Have a wonderful weekend!

Thursday, January 17, 2019

Excerpt Sunday on Facebook

Greetings.
The Cowboy Kisses authors invite you to hop on over to Facebook for Excerpt Sunday. What is excerpt Sunday? Each Sunday 2 Cowboy Kisses authors will post a short excerpt from one of their books to the Cowboy Kisses Facebook page. Look for either of these banners and enjoy.  Julie   

Here is the link to our group page: https://www.facebook.com/groups/CowboyKisses/ 

Wednesday, January 16, 2019

Art of Native America at The Met


I recently had the pleasure of visiting The Metropolitan Museum of Art in NYC to see their exhibition, The Art of Native America. These pieces came from the Charles and Valerie Diker Collection, believed to be the largest collection of native art in private hands. On exhibit (through Oct. 6, 2019, if you get to NYC) were 113 items ranging from the second to the early twentieth century, and covering some fifty cultures from North America—from basically what is now the USA and Canada. For the purposes of the exhibition, the works were divided into seven areas of these countries, not states.  As much as I would have liked to, I obviously could not photograph the entire exhibition so have made what I felt were representative selections of each of the areas, plus a couple extra. Photographing exhibits is rather difficult due to the presence of other visitors, light, and showcasing, so I hope you’ll forgive the poor quality here.
The exhibition began with a series of quotes from prominent Native Americans working in museums, universities, and other art institutions. I’ll share two quotes here:  “Native history and American history are inseparable.  It is a rich history, as inspiring as it is terrible, and it belongs to all of us.” (Kevin Gover—Pawnee, Director, National Museum of the American Indian, Smithsonian Institution, Washington, D.C.); “To engage Native art is to reconsider the meanings of America” (Ned Blackhawk—Western Shoshone, Professor of History and American Studies, Yale)
1. The Woodlands area covered most of the east coast of the USA and Canada. As with all native cultures, their religious beliefs were intrinsic to their art.  By the sixteenth century, trade with Euro-Americans expanded their works to include items such as glass beads and wool. Eventually forced by the US government to remove to other locales, they maintained their identity and culture.
Shoulder bag and moccasins--Muscogee (Creek)--ca.1830--SE, poss. GA or AL, wool, silk,  glass beads


2. The Plateau seemed to be a catch-all area meeting the plains and southwest, but also inclusive of part of the northwest.  Their art was expressed in useful items such as bowls and tools, and despite their interaction with Plains Indians they maintained a distinct style.  As European migration increased after the 1830s, nations such as the Nez Perce were squeezed into smaller areas.
Blanket strip--Nation or tribe unknown--ca. 1850--ID, OR or WA--bison, glass beads, horsehair, porcupine quills, dyed wool, brass bells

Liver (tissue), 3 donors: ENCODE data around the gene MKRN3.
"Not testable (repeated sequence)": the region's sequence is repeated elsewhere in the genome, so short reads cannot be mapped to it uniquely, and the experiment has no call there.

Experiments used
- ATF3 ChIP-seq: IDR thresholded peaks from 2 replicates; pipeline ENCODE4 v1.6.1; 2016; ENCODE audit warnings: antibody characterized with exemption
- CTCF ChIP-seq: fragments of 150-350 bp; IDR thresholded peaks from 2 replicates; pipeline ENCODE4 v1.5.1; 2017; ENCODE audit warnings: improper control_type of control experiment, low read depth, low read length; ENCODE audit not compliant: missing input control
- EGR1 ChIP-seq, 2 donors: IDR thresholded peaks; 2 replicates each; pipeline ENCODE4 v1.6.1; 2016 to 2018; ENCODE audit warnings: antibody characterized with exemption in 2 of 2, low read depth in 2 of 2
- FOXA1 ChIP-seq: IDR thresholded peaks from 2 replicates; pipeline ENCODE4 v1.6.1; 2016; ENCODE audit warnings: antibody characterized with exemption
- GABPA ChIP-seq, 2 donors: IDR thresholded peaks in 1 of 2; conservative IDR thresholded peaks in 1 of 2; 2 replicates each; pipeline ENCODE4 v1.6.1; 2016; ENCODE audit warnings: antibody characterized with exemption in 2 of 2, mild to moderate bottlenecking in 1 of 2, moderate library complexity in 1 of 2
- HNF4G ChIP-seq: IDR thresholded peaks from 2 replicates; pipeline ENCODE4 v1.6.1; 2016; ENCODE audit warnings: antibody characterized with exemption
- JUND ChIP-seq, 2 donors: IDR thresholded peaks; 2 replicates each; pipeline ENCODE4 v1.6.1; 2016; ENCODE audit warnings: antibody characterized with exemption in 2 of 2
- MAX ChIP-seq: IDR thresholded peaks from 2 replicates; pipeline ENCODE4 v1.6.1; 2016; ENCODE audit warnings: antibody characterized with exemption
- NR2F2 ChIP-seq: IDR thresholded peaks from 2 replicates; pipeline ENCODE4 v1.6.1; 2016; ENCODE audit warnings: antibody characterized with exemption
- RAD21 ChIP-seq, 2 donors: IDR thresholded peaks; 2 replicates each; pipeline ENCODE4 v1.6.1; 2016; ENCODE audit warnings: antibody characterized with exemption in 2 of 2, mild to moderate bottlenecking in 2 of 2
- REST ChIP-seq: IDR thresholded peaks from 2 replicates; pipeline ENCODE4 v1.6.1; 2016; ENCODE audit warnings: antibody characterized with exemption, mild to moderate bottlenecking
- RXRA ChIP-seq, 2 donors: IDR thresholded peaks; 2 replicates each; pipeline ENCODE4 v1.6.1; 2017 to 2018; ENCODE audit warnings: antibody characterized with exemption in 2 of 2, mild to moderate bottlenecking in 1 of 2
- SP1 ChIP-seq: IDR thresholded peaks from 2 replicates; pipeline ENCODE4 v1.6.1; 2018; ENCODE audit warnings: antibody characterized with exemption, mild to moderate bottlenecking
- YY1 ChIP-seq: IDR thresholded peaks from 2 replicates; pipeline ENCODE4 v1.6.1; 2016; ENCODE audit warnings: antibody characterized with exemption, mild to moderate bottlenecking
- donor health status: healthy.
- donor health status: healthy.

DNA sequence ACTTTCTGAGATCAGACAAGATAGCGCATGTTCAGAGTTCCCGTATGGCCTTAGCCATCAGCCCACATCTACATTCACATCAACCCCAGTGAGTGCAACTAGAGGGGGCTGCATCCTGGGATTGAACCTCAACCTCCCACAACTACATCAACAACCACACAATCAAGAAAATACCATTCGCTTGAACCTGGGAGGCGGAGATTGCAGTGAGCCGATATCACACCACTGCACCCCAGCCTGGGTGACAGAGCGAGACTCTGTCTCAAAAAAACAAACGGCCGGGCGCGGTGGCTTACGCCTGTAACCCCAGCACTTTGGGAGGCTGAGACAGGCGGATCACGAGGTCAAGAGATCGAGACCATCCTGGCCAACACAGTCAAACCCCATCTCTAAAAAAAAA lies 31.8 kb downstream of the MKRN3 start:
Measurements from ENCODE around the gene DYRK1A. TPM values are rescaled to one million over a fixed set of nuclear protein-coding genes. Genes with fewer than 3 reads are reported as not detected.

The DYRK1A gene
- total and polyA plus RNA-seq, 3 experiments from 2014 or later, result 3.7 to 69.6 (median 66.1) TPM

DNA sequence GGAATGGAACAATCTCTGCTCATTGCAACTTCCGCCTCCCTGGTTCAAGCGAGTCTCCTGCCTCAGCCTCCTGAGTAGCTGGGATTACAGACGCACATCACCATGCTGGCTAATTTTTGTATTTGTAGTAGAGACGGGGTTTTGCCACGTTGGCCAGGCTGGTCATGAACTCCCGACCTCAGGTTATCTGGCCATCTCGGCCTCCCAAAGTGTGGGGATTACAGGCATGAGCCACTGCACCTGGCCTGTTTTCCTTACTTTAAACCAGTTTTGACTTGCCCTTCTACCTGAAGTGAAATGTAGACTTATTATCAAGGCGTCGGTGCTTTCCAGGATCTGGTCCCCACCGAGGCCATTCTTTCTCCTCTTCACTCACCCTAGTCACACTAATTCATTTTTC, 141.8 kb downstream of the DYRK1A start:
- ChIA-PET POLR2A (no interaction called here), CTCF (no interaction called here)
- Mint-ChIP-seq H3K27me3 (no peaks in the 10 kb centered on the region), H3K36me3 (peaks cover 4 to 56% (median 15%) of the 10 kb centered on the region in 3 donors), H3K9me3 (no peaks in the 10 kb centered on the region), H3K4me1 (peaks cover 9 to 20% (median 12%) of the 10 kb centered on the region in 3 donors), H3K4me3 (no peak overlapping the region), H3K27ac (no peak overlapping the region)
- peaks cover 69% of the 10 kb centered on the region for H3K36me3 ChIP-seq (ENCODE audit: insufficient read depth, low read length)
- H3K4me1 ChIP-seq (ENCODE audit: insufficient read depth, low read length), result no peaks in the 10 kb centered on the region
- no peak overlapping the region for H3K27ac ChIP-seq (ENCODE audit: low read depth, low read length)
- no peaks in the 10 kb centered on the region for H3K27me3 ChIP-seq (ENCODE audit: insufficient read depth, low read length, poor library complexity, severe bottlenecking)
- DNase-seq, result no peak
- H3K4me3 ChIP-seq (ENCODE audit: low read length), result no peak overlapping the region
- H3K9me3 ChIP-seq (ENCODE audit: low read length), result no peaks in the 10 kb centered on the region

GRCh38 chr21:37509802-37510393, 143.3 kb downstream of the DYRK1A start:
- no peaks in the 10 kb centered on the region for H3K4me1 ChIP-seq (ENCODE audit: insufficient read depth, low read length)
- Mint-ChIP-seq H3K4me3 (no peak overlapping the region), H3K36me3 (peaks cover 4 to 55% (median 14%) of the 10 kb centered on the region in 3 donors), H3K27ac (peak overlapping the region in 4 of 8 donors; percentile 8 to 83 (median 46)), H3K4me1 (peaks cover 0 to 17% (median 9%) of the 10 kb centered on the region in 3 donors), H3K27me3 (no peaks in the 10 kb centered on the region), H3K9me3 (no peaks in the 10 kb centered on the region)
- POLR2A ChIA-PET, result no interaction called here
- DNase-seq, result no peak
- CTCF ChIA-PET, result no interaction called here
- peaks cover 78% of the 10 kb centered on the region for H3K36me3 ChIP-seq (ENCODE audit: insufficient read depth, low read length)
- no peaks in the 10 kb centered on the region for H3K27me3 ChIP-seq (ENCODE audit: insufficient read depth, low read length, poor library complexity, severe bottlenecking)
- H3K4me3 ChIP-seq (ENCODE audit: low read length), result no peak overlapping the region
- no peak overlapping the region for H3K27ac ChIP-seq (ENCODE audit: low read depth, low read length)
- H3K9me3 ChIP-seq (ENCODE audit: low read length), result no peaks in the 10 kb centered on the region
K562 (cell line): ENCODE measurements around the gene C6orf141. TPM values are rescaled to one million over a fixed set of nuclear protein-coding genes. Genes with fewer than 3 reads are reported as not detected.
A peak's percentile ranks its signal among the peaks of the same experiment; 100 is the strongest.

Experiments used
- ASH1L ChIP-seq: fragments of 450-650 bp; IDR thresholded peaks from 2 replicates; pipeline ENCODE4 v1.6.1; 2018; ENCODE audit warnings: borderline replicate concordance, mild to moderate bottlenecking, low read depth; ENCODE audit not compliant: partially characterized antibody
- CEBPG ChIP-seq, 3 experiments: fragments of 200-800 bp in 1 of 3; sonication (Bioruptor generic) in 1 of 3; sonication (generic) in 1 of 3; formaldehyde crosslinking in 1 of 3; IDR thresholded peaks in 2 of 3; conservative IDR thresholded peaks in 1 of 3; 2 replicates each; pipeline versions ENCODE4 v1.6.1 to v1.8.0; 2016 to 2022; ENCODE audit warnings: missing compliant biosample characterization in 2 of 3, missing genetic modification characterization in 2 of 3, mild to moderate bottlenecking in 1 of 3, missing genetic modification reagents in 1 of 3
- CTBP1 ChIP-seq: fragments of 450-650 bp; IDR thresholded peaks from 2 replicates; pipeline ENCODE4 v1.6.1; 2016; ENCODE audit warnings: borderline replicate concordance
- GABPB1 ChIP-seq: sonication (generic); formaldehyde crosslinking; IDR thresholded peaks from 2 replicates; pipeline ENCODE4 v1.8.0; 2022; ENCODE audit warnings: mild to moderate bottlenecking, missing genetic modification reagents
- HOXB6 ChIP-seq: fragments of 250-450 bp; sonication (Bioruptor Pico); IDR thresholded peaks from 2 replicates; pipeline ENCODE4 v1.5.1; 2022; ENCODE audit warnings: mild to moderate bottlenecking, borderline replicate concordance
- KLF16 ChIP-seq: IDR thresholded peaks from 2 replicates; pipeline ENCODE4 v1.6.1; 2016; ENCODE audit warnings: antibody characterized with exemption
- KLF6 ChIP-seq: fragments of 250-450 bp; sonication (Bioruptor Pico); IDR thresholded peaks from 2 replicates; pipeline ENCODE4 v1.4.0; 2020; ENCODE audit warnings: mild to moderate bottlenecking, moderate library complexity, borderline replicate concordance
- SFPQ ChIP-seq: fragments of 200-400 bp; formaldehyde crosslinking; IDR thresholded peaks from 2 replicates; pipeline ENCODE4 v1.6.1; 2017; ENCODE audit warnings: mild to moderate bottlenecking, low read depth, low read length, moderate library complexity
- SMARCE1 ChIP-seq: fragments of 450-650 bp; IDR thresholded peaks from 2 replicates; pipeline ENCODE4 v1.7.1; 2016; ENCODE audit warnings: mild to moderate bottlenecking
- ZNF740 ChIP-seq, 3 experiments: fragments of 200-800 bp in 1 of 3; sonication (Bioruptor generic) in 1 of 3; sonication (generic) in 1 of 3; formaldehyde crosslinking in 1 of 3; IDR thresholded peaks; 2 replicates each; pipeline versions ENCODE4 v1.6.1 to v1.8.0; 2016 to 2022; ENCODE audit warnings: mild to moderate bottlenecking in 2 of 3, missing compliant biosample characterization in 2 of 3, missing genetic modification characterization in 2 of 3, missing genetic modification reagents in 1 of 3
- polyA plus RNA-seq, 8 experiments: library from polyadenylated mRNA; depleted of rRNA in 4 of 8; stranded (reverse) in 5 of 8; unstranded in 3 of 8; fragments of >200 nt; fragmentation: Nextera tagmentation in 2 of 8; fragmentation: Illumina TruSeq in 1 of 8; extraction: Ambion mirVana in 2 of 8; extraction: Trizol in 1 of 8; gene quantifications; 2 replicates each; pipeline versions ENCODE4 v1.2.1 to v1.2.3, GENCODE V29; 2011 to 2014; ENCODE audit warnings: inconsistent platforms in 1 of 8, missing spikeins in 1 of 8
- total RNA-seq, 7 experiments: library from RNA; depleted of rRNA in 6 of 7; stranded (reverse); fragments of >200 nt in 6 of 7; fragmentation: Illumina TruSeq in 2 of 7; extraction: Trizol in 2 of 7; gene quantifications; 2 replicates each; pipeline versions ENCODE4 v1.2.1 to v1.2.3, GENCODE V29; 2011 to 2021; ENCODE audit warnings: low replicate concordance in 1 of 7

3. Southwest includes several cultural groups with distinct styles. Spanish colonization in the sixteenth century incited wars, and the arrival of Euro- Americans forced these peoples onto reservations in the late 1800s. Disease also took its toll. However, their inherent respect for the land, animals, and each other helped them adapt to the new American culture.
Quiver and arrows--Apache--ca.1875--AZ or NM--quiver:  leather, glass beads, and pigment; arrows:  cane, wood, pitch, stone, sinew, feathers


4. Plains Indians led a nomadic life in pursuit of the buffalo, prompting the decoration of their transportable belongings.  The loss of the buffalo in the late 1870s destroyed their lifestyle, and the ensuing domination by the US attempted to eliminate their culture, but reservation life brought new arts such as ledger art, as well as intertribal celebrations.
Boy's jacket--Crow--ca.1880--MT--native-tanned leather, glass beads, cotton cloth, commercial buttons

Cradleboards--(1) Ute (2)Kiowa--(1)1890 (2)1875--(1)CO (2)OK--wood, leather, pigment, glass beads, wool, metal cones, feathers, bone, rawhide, cotton cloth, brass tacks and link chain 

5. California and Great Basin have one of the greatest basketry traditions, which met with the interest of collectors and ethnologists. Prior to that, however, from around 1769, these Native Americans faced waves of Euro-Americans who subjected them to forced labor and violence, and whose livestock decimated their materials for basket weaving. Today their work has a new aesthetic and refinement.
Gift baskets--(1 & 3) Pomo, (2) Wappo or Coast Miwok--ca. (1)1910,(2)1890, (3)1880--CA--willow shoots, sedge root, bulrush roots, glass beads, clamshell beads, glass beads, quail feathers, abalone shells (1) is attributed to Belle Hildreth Variel (1881-1952); (2) att. Mary Mono


6. Northwest Coast artwork is marked by abstract pictorial images and curvilinear lines.  Interaction with non-native peoples in the late seventeenth century brought both benefits from trade and challenges such as disease and violence. From the mid- to late-eighteenth century, pressures from Euro-American settlements increased.
Women's ceremonial combs--Tlingit--ca.1840-1880--AK--wood

High-ranking man's ceremonial tunic & leggings--Chilkat/Tlingit--ca.1890--AK--cedar bark, mountain sheep, dye

7. Arctic peoples faced a Russian invasion in 1741, followed by French, Spanish and British.  These colonists brought disease and alterations to the life of the Native Americans, but despite this, their arts have survived. They express a cultural view that spiritual and human worlds are connected and interact, and this is evident in the sculptures and imagery of these peoples.
Mask--Yup'ik--ca.1900--AK--wood, pigment, vegetal fiber, iron nails, feathers